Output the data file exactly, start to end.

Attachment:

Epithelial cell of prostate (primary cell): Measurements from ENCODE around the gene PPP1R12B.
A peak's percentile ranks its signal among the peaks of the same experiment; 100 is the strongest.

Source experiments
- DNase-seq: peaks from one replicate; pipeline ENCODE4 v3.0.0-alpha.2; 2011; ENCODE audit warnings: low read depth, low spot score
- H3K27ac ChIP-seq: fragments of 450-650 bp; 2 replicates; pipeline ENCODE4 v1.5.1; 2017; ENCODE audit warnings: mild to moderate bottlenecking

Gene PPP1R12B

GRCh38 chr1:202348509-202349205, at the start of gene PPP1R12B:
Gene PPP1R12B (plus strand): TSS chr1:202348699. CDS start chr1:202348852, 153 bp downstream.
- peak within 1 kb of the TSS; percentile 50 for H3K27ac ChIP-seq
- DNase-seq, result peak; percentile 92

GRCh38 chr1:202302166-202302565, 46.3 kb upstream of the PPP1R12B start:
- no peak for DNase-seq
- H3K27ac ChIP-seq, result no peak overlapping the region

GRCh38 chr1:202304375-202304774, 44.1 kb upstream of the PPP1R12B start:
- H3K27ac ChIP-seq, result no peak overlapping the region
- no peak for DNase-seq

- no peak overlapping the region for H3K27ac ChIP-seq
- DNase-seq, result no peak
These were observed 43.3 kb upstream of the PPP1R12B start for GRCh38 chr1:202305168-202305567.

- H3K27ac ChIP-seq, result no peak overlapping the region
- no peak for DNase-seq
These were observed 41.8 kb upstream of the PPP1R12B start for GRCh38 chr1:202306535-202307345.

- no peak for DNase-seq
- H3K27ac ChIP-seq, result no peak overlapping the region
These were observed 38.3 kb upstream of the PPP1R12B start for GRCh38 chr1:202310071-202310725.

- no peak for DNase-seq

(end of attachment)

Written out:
Epithelial cell of prostate (primary cell): Measurements from ENCODE around the gene PPP1R12B.
A peak's percentile ranks its signal among the peaks of the same experiment; 100 is the strongest.

Source experiments
- DNase-seq: peaks from one replicate; pipeline ENCODE4 v3.0.0-alpha.2; 2011; ENCODE audit warnings: low read depth, low spot score
- H3K27ac ChIP-seq: fragments of 450-650 bp; 2 replicates; pipeline ENCODE4 v1.5.1; 2017; ENCODE audit warnings: mild to moderate bottlenecking

Gene PPP1R12B

GRCh38 chr1:202348509-202349205, at the start of gene PPP1R12B:
Gene PPP1R12B (plus strand): TSS chr1:202348699. CDS start chr1:202348852, 153 bp downstream.
- peak within 1 kb of the TSS; percentile 50 for H3K27ac ChIP-seq
- DNase-seq, result peak; percentile 92

GRCh38 chr1:202302166-202302565, 46.3 kb upstream of the PPP1R12B start:
- no peak for DNase-seq
- H3K27ac ChIP-seq, result no peak overlapping the region

GRCh38 chr1:202304375-202304774, 44.1 kb upstream of the PPP1R12B start:
- H3K27ac ChIP-seq, result no peak overlapping the region
- no peak for DNase-seq

- no peak overlapping the region for H3K27ac ChIP-seq
- DNase-seq, result no peak
These were observed 43.3 kb upstream of the PPP1R12B start for GRCh38 chr1:202305168-202305567.

- H3K27ac ChIP-seq, result no peak overlapping the region
- no peak for DNase-seq
These were observed 41.8 kb upstream of the PPP1R12B start for GRCh38 chr1:202306535-202307345.

- no peak for DNase-seq
- H3K27ac ChIP-seq, result no peak overlapping the region
These were observed 38.3 kb upstream of the PPP1R12B start for GRCh38 chr1:202310071-202310725.

- no peak for DNase-seq